Importance While air pollutants at historical levels have been associated with cardiovascular and respiratory diseases, it is not known whether exposure to contemporary air pollutant concentrations is associated with progression of emphysema.
Objective To assess the longitudinal association of ambient ozone (O3), fine particulate matter (PM2.5), oxides of nitrogen (NOx), and black carbon exposure with change in percent emphysema assessed via computed tomographic (CT) imaging and lung function.
Design, Setting, and Participants This cohort study included participants from the Multi-Ethnic Study of Atherosclerosis (MESA) Air and Lung Studies conducted in 6 metropolitan regions of the United States, which included 6814 adults aged 45 to 84 years recruited between July 2000 and August 2002, and an additional 257 participants recruited from February 2005 to May 2007, with follow-up through November 2018.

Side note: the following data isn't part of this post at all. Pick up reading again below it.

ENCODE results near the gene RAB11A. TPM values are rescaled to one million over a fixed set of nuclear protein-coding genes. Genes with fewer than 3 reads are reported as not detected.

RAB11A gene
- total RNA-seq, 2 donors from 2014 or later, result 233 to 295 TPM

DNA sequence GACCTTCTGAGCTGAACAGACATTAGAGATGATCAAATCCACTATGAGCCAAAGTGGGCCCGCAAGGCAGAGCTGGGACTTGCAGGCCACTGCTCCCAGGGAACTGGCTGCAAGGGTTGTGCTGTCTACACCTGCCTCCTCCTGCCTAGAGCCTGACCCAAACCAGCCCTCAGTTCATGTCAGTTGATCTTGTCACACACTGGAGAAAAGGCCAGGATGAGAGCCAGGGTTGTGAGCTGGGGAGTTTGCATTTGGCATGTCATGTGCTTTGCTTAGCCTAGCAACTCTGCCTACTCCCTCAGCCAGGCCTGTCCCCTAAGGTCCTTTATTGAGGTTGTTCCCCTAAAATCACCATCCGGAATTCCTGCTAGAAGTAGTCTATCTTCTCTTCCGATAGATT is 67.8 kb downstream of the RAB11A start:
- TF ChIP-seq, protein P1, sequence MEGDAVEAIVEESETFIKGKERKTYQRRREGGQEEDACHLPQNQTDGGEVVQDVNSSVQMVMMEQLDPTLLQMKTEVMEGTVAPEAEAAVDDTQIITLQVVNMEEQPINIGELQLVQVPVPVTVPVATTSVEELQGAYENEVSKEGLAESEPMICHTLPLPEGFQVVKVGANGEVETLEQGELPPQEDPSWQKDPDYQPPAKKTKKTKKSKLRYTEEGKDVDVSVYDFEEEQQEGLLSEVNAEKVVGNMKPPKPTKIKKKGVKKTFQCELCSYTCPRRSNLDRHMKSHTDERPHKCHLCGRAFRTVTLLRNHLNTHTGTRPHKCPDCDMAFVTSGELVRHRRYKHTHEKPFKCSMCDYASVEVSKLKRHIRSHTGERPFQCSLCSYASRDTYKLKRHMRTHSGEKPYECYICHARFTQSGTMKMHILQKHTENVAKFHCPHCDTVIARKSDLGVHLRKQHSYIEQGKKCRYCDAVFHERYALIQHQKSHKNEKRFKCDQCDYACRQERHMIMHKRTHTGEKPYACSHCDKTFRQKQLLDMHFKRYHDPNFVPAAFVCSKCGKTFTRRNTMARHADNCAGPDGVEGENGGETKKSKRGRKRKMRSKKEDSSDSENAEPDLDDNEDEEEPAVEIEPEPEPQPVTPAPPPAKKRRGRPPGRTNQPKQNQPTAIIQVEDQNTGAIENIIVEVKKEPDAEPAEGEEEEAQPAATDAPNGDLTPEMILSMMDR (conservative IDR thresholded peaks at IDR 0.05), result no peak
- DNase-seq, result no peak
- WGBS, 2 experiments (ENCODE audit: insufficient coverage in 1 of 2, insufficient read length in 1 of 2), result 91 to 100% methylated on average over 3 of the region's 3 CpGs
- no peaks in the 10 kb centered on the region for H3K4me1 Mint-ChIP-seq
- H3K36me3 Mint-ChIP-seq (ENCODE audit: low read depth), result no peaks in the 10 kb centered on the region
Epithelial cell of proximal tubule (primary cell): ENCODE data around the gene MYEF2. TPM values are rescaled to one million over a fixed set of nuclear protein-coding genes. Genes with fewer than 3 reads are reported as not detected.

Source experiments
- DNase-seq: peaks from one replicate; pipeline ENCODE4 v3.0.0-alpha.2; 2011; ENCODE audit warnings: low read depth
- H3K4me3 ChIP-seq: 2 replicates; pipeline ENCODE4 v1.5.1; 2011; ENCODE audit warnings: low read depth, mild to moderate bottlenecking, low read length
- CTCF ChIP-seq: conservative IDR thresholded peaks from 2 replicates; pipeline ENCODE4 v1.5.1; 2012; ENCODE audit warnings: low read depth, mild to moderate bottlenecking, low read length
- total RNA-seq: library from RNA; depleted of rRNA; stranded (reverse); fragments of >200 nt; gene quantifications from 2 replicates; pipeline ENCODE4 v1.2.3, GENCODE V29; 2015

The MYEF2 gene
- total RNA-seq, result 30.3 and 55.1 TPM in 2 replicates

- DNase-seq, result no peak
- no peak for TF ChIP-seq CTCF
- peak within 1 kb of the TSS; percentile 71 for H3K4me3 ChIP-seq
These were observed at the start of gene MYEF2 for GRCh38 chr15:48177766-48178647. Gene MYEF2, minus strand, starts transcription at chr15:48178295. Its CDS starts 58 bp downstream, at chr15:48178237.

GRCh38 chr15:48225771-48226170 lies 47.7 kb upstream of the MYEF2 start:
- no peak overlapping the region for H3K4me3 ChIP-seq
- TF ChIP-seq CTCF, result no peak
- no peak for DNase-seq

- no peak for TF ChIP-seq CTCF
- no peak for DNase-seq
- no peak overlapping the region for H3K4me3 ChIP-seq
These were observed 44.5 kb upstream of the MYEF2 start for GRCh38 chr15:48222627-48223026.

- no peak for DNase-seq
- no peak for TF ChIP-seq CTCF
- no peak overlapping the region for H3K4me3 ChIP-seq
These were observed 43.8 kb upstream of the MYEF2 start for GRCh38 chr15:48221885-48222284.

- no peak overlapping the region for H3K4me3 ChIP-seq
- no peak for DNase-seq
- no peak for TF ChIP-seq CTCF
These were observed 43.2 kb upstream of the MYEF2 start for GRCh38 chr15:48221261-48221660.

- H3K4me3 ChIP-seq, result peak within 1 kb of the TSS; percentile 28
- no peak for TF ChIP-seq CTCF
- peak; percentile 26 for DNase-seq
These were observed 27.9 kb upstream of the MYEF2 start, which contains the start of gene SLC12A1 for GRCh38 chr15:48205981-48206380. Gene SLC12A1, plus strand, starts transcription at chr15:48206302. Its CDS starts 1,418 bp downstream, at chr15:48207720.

Exposures Residence-specific air pollutant concentrations (O3, PM2.5, NOx, and black carbon) were estimated by validated spatiotemporal models incorporating cohort-specific monitoring, determined from 1999 through the end of follow-up.
Main Outcomes and Measures Percent emphysema, defined as the percent of lung pixels less than −950 Hounsfield units, was assessed up to 5 times per participant via cardiac CT scan (2000-2007) and equivalent regions on lung CT scans (2010-2018). Spirometry was performed up to 3 times per participant (2004-2018).